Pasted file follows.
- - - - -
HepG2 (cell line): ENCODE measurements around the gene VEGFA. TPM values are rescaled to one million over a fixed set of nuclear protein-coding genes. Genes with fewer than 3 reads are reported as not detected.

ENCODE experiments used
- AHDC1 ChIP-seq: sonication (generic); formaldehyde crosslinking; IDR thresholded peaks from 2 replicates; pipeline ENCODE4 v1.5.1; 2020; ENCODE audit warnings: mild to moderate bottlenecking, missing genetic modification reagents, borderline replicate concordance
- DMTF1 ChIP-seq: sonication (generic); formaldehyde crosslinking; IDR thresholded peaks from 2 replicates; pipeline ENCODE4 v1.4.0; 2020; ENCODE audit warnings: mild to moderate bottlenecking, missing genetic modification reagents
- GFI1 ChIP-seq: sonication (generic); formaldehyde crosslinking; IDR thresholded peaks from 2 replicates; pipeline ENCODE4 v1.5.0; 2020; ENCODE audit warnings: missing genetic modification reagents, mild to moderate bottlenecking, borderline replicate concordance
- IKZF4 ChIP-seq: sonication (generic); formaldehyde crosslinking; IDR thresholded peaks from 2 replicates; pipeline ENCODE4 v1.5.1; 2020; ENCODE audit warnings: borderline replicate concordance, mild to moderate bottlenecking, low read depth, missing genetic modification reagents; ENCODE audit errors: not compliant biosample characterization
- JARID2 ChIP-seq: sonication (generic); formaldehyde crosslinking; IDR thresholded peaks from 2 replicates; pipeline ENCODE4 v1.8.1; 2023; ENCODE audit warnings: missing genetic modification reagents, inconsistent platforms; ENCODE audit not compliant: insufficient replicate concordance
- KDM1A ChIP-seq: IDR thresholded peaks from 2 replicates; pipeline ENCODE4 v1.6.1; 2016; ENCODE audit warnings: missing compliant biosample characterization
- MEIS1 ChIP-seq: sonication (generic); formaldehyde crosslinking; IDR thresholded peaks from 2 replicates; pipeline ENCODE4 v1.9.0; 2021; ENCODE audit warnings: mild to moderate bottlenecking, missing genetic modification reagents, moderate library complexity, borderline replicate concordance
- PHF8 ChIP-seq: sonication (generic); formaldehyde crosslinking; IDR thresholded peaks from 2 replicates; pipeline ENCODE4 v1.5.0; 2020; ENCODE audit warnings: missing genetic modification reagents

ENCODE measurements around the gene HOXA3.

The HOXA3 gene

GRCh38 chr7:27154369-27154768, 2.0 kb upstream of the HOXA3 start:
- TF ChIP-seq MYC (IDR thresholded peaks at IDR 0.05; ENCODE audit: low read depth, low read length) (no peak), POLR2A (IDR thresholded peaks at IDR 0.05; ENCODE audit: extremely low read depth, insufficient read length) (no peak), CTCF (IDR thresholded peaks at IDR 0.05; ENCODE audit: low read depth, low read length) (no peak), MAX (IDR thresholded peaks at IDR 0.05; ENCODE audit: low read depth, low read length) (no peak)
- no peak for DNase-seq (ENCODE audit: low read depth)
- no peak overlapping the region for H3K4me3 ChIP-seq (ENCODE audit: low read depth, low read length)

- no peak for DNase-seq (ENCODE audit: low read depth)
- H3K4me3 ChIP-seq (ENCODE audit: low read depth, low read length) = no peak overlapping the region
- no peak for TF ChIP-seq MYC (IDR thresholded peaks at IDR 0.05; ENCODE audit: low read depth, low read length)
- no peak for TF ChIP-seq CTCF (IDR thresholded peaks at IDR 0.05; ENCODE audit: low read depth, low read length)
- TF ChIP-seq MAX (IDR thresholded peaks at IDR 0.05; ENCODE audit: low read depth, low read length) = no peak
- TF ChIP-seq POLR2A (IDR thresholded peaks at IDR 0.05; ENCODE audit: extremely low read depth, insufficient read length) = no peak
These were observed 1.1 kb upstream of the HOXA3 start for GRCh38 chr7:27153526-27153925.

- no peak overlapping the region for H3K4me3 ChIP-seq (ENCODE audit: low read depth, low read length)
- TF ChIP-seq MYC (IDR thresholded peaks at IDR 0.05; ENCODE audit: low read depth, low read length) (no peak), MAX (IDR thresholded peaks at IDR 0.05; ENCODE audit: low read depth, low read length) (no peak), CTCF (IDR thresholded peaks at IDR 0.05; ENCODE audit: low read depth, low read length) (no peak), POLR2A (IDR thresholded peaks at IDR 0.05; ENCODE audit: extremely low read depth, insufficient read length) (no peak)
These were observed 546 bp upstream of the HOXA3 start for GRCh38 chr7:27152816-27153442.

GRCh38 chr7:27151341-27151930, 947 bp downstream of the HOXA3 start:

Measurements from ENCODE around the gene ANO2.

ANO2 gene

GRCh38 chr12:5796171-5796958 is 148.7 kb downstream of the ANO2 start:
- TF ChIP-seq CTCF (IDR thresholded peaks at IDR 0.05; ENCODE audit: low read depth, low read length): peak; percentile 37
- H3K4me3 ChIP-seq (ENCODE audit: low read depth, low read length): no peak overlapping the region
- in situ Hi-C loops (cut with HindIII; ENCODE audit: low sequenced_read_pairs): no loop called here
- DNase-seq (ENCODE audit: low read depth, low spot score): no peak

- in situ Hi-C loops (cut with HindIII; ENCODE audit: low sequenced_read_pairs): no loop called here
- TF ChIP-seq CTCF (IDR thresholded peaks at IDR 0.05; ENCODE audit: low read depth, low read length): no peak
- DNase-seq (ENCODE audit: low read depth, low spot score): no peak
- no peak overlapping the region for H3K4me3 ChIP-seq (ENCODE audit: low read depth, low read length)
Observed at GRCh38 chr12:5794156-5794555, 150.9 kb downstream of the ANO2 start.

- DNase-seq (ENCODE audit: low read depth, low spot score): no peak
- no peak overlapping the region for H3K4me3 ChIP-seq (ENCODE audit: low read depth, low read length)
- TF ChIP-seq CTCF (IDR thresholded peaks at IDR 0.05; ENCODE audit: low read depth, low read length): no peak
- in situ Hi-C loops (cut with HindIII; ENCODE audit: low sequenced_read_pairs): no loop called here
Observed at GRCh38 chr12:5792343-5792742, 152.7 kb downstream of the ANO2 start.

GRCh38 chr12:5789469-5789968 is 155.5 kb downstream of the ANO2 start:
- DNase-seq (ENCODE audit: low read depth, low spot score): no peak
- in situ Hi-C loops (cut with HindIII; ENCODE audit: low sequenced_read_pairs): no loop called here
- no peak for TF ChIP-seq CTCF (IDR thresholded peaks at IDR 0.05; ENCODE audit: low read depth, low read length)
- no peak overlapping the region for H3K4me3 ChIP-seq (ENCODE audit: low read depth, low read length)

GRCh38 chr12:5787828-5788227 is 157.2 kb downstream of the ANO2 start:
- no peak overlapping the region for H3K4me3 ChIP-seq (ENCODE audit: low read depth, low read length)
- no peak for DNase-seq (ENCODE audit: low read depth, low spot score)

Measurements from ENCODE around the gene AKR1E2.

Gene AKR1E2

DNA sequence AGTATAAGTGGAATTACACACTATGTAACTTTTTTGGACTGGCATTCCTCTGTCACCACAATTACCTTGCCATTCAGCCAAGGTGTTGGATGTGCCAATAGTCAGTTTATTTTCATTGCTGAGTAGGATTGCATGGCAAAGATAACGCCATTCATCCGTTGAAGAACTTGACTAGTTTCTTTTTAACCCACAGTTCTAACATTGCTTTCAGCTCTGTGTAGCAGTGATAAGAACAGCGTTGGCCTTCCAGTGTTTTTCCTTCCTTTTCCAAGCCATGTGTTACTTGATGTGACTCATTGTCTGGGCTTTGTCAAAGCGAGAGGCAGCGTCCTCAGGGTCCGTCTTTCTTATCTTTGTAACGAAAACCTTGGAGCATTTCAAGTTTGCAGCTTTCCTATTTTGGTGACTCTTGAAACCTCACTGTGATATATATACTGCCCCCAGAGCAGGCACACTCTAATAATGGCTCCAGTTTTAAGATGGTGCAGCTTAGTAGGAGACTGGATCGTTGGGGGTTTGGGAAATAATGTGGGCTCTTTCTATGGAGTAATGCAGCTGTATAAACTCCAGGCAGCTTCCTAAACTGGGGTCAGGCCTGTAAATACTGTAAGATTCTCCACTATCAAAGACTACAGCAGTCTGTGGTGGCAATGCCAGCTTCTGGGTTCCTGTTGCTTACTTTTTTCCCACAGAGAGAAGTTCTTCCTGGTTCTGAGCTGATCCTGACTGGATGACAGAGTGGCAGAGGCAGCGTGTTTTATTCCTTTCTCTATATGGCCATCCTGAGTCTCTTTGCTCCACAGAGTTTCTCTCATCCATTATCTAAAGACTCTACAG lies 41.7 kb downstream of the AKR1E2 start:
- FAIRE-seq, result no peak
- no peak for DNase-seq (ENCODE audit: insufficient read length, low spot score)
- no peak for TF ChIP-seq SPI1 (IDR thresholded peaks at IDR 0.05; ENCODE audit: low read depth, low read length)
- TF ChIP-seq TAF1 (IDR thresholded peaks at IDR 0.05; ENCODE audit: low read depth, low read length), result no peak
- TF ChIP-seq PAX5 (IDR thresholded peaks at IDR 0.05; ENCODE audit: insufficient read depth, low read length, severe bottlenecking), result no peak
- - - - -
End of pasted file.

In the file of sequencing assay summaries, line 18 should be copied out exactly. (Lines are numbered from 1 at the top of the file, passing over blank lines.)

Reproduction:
- H3K4me3 ChIP-seq (ENCODE audit: low read depth, low read length) = no peak overlapping the region